Computer Glasses Explained

With the vast amount of technology used, from smart phones, to tablets, to computers, there is a huge concern over our daily exposure to HEV (High Energy Visible) light or blue light. Extended exposure can lead to headaches, blurred vision, red, burning or aching eyes, and other symptoms of Computer Vision Syndrome. It can also lead to Macular Degeneration and other serious eye conditions. But what can you do about it? Resting your eyes by taking a break from your computer or other electronic device is one way of preventing Computer Vision Syndrome. Another potential solution would be to get fitted for Computer Glasses. But what are Computer Glasses and how do they help?

Are Computer Glasses for Me?

Right off the bat, computer glasses are not for everyone. If you don’t normally wear glasses or contact lenses, then computer glasses are not for you. You can, however, look into getting a filter for your electronic device, or get a pair of non-prescription glasses with non-glare lenses to help filter HEV light, but they aren’t quite the same as computer glasses. Computer glasses are prescription glasses made specifically for looking at digital screens. They have their distance settings set for three to six feet, the average distance between your eyes and your digital screen. They also have an Anti-Reflective (AR) coating to protect your eyes from blue light.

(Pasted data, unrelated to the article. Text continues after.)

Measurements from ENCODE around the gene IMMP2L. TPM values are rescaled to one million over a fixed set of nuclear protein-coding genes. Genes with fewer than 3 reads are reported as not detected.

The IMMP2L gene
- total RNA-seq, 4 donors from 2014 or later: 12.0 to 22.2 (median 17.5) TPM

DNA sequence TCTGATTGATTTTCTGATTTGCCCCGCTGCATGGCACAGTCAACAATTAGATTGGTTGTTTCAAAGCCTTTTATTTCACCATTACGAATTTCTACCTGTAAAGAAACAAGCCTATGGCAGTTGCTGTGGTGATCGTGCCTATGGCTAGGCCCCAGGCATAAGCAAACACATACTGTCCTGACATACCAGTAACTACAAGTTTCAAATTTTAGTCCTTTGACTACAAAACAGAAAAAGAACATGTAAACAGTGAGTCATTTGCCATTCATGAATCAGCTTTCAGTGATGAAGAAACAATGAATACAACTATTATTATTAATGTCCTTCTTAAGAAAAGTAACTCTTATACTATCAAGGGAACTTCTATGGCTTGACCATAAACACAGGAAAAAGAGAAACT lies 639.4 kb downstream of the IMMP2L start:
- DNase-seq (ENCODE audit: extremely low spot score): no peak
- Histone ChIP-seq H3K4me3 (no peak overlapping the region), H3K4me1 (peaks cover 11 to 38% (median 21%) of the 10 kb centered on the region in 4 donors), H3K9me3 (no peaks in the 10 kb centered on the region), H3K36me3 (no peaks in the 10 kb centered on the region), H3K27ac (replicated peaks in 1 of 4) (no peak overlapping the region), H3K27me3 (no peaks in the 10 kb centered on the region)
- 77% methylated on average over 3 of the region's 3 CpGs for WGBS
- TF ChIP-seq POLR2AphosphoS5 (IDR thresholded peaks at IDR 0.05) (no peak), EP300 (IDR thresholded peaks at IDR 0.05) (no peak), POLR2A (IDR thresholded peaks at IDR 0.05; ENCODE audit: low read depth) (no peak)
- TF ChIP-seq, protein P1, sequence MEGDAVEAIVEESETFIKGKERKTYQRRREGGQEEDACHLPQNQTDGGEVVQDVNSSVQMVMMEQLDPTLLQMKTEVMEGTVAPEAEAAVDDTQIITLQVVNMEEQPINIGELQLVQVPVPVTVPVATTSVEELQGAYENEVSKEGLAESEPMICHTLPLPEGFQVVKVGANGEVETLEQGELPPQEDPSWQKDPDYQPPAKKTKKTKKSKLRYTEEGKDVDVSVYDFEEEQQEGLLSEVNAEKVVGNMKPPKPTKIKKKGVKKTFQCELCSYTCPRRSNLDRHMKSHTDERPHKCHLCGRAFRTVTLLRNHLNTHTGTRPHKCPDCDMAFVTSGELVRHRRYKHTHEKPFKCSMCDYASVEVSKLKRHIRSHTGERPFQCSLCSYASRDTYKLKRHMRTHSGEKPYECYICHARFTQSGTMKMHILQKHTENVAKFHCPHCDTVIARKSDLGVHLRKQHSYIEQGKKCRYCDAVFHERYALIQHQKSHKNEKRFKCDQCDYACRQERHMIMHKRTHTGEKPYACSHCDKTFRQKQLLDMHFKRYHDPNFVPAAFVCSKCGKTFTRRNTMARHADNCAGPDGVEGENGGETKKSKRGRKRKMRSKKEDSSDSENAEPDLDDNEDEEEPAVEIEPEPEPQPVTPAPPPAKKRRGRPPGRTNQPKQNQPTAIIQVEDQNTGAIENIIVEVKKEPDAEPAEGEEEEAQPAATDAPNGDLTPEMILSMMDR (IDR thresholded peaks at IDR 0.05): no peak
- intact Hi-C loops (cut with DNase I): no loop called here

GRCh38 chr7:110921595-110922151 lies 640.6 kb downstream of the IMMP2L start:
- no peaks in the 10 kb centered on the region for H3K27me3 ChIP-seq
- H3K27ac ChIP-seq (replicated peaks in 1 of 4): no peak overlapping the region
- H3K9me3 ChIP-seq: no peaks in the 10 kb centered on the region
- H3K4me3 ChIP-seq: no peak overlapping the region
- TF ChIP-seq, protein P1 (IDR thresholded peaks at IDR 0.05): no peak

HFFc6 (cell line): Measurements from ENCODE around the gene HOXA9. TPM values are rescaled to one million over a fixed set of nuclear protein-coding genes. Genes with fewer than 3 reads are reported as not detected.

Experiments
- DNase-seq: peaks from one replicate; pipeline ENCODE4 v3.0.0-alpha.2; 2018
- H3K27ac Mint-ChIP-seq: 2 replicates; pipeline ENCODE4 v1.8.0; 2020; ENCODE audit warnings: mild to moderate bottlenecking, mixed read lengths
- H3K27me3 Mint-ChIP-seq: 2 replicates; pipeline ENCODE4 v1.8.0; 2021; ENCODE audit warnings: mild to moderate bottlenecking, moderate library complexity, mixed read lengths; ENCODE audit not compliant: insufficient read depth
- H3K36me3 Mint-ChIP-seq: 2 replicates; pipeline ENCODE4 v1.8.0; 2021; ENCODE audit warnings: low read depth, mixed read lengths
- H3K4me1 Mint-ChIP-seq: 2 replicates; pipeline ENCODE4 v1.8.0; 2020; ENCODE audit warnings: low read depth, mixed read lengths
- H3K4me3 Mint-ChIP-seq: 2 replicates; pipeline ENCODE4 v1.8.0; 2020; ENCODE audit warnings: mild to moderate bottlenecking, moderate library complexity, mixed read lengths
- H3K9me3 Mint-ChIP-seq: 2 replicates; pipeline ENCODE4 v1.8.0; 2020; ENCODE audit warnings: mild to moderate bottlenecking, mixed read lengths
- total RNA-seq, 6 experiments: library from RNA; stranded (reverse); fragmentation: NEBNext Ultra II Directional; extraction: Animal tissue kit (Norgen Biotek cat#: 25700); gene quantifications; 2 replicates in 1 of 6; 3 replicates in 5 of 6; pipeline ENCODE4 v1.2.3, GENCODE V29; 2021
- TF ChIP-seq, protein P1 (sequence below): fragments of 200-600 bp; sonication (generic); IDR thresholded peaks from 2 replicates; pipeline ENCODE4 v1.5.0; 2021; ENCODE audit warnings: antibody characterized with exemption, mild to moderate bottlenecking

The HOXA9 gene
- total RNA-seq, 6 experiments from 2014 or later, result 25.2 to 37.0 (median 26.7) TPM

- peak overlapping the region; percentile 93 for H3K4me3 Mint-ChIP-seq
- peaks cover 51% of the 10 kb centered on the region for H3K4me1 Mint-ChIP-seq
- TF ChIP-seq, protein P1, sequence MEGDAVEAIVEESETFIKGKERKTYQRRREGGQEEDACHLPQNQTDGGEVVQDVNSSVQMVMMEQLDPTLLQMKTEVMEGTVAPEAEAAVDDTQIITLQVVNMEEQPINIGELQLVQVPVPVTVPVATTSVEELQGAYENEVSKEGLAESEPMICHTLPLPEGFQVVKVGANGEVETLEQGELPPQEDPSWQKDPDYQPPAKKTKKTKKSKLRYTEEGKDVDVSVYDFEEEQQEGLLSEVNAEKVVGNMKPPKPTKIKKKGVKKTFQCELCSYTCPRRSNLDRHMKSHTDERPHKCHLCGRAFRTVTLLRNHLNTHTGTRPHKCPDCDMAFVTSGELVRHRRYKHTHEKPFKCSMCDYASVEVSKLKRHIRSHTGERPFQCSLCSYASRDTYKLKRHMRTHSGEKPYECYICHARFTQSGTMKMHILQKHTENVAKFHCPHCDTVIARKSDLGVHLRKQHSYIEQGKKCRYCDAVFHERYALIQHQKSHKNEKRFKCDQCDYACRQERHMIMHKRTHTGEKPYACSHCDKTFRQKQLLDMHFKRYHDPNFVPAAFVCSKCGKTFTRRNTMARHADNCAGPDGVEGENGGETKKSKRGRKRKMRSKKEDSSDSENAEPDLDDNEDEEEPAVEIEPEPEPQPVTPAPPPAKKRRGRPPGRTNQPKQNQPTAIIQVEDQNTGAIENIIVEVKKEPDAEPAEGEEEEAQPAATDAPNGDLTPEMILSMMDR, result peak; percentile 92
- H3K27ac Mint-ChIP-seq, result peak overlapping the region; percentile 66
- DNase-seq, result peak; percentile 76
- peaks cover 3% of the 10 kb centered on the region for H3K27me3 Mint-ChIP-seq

Types of Computer Glasses

Computer glasses are prescription glasses, so they are made specifically to meet your needs. If you have Myopia (near-sightedness) you can get monofocal computer glasses with the lens set to your average distance from the screen, usually three to six feet. If you are commonly looking down to read paperwork, notes or other items, then looking up to work on your computer, bifocal computer lenses may be in order, with either a reading lens or clear vision lens on the bottom half, depending on your needs. If you normally wear progressive lenses, you can also opt for progressive computer lenses for the time you spend on your electronic device. The type of computer glasses you need will depend entirely on your personal needs.

How do I know if I need Computer Glasses?

Your first warning that you may need computer glasses is fatigue, itchy, watery eyes and headaches while using your computer or electronic device. If you are experiencing symptoms of Computer Vision Syndrome, make an appointment to see your optometrist as soon as possible. Your optometrist can give you the best advice about whether or not computer glasses can help you, and advise you on what options are best for your specific needs. Computer glasses aren’t the only defense against blue light and Computer Vision Syndrome, but they are one item that you may want to consider to protect your vision for life.